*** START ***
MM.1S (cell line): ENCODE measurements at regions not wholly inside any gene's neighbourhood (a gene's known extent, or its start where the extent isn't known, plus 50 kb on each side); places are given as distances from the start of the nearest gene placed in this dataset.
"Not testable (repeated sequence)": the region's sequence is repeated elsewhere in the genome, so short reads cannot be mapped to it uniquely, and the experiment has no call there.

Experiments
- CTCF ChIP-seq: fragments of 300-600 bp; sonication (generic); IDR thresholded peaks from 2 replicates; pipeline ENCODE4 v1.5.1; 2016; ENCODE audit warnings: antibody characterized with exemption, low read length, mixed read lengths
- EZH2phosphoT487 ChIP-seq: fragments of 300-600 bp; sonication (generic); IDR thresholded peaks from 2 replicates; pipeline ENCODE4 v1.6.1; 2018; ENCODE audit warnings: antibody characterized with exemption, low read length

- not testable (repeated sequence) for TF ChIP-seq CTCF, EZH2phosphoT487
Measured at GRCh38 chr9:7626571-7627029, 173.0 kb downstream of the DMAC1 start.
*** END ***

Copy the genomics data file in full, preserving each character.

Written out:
MM.1S (cell line): ENCODE measurements at regions not wholly inside any gene's neighbourhood (a gene's known extent, or its start where the extent isn't known, plus 50 kb on each side); places are given as distances from the start of the nearest gene placed in this dataset.
"Not testable (repeated sequence)": the region's sequence is repeated elsewhere in the genome, so short reads cannot be mapped to it uniquely, and the experiment has no call there.

Experiments
- CTCF ChIP-seq: fragments of 300-600 bp; sonication (generic); IDR thresholded peaks from 2 replicates; pipeline ENCODE4 v1.5.1; 2016; ENCODE audit warnings: antibody characterized with exemption, low read length, mixed read lengths
- EZH2phosphoT487 ChIP-seq: fragments of 300-600 bp; sonication (generic); IDR thresholded peaks from 2 replicates; pipeline ENCODE4 v1.6.1; 2018; ENCODE audit warnings: antibody characterized with exemption, low read length

- not testable (repeated sequence) for TF ChIP-seq CTCF, EZH2phosphoT487
Measured at GRCh38 chr9:7626571-7627029, 173.0 kb downstream of the DMAC1 start.